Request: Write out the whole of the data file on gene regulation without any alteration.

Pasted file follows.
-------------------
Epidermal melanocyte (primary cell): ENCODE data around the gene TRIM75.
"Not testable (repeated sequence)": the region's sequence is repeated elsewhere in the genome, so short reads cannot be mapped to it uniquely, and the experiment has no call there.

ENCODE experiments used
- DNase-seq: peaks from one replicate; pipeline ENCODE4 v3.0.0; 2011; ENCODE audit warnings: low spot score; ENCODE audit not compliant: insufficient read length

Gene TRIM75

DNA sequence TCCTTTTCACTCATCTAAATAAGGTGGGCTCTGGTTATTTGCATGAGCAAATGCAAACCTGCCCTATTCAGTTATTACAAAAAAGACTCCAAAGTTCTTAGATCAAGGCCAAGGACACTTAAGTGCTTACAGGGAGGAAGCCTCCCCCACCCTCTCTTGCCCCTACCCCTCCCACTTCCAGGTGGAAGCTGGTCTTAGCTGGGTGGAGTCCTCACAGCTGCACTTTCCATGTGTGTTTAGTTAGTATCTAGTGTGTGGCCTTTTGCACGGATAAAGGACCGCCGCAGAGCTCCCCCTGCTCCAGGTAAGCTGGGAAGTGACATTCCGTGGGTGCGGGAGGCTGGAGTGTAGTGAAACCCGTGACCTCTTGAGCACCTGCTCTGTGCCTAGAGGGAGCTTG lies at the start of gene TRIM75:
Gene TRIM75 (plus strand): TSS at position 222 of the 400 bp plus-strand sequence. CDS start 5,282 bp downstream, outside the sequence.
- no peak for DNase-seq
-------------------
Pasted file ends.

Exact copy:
Epidermal melanocyte (primary cell): ENCODE data around the gene TRIM75.
"Not testable (repeated sequence)": the region's sequence is repeated elsewhere in the genome, so short reads cannot be mapped to it uniquely, and the experiment has no call there.

ENCODE experiments used
- DNase-seq: peaks from one replicate; pipeline ENCODE4 v3.0.0; 2011; ENCODE audit warnings: low spot score; ENCODE audit not compliant: insufficient read length

Gene TRIM75

DNA sequence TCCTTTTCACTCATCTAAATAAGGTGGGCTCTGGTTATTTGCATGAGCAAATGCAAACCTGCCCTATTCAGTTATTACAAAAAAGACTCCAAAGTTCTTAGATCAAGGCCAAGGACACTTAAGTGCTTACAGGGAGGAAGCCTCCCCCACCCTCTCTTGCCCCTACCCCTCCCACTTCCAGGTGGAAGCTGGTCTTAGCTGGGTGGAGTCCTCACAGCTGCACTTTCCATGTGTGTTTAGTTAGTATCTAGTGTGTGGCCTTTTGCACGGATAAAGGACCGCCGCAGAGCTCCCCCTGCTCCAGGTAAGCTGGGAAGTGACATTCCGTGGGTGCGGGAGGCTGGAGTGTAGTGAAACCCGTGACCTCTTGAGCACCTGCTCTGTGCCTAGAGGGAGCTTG lies at the start of gene TRIM75:
Gene TRIM75 (plus strand): TSS at position 222 of the 400 bp plus-strand sequence. CDS start 5,282 bp downstream, outside the sequence.
- no peak for DNase-seq